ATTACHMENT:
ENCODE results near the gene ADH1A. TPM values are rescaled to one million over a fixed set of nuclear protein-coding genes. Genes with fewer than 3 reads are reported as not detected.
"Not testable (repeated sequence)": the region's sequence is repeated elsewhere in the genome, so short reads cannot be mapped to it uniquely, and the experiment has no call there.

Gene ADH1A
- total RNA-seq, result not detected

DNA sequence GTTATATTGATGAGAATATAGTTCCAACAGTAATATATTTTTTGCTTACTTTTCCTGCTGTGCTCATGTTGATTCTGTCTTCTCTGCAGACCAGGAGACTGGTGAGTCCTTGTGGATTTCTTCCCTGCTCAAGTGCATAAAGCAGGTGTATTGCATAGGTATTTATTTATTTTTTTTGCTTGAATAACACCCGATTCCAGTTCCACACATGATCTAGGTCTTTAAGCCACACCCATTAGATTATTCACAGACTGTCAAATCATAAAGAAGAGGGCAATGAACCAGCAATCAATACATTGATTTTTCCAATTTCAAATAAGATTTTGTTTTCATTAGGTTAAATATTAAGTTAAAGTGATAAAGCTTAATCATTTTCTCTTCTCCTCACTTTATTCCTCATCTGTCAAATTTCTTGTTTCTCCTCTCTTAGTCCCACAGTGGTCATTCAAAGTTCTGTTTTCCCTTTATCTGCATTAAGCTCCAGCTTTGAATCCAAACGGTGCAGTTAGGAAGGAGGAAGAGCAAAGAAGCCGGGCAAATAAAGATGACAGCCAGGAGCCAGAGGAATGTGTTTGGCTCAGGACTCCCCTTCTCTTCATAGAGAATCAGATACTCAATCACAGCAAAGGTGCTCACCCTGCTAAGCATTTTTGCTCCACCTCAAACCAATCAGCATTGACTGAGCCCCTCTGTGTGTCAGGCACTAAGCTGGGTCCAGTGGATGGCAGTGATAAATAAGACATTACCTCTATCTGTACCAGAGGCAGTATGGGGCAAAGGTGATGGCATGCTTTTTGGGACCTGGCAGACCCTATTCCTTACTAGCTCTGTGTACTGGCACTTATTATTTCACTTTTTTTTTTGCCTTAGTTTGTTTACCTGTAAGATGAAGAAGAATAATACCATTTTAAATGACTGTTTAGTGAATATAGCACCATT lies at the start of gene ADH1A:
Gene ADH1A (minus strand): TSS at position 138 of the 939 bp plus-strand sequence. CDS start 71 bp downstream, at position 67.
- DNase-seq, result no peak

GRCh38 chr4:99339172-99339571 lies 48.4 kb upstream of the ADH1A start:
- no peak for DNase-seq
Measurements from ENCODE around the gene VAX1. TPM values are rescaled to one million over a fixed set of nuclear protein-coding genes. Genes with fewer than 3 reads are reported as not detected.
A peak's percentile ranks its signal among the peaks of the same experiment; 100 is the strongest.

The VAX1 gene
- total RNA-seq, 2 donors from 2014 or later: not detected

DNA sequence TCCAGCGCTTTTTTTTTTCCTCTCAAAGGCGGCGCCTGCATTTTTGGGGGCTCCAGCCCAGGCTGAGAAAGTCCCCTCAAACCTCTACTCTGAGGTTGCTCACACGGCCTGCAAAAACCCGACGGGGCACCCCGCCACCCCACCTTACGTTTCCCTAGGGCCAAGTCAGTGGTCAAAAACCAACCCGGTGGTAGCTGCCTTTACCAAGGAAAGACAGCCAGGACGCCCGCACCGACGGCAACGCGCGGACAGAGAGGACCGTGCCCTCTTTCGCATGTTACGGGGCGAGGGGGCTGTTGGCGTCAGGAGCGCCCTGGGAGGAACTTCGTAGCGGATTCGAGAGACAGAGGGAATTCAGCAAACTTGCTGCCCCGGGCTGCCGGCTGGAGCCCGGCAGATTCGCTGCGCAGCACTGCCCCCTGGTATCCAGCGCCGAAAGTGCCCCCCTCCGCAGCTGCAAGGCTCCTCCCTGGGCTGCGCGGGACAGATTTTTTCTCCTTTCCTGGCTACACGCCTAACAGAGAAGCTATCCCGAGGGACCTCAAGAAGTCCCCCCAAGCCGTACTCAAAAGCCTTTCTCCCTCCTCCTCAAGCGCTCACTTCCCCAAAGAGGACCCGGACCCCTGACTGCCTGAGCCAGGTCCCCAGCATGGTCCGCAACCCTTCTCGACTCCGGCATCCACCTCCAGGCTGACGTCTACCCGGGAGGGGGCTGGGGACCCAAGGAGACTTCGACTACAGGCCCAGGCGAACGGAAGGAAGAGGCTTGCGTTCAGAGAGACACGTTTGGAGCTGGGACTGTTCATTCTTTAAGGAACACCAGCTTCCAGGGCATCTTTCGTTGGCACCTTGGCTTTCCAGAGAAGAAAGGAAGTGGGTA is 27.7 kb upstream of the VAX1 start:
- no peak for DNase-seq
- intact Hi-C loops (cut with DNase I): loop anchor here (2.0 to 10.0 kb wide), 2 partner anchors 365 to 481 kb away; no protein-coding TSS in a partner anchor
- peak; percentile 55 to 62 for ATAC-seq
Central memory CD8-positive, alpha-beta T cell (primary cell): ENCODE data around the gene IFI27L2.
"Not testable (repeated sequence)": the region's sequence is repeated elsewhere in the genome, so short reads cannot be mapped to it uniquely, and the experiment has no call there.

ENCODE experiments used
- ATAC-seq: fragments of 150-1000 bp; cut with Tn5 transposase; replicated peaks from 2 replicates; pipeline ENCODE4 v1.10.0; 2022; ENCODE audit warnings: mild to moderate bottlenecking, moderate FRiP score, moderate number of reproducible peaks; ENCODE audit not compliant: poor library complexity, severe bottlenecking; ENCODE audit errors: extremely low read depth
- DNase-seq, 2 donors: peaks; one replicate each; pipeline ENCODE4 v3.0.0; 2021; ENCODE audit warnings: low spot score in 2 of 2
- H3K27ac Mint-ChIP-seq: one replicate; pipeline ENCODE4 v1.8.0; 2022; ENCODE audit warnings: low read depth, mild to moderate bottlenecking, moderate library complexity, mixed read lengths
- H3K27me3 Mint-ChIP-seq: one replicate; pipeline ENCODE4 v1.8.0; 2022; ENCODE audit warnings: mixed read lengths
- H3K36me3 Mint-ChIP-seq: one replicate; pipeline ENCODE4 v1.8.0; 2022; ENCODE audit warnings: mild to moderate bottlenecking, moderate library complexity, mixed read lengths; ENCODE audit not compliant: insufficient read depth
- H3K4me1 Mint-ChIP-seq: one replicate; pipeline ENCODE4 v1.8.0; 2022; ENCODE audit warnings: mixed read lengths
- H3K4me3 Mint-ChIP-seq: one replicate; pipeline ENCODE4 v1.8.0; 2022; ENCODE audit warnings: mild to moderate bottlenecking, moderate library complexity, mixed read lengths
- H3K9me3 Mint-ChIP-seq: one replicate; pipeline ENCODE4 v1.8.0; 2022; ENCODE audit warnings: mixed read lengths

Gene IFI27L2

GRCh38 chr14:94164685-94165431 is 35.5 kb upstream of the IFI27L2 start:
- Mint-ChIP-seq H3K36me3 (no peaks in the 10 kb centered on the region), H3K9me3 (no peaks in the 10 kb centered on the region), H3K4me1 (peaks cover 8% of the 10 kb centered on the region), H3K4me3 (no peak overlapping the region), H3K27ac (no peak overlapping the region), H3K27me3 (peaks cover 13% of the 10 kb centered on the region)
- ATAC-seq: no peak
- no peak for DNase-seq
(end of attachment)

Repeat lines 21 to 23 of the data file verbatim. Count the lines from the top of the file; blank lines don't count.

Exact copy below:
- ATAC-seq: fragments of 150-1000 bp; cut with Tn5 transposase; replicated peaks from 2 replicates; pipeline ENCODE4 v1.10.0; 2022; ENCODE audit warnings: mild to moderate bottlenecking, moderate FRiP score, moderate number of reproducible peaks; ENCODE audit not compliant: poor library complexity, severe bottlenecking; ENCODE audit errors: extremely low read depth
- DNase-seq, 2 donors: peaks; one replicate each; pipeline ENCODE4 v3.0.0; 2021; ENCODE audit warnings: low spot score in 2 of 2
- H3K27ac Mint-ChIP-seq: one replicate; pipeline ENCODE4 v1.8.0; 2022; ENCODE audit warnings: low read depth, mild to moderate bottlenecking, moderate library complexity, mixed read lengths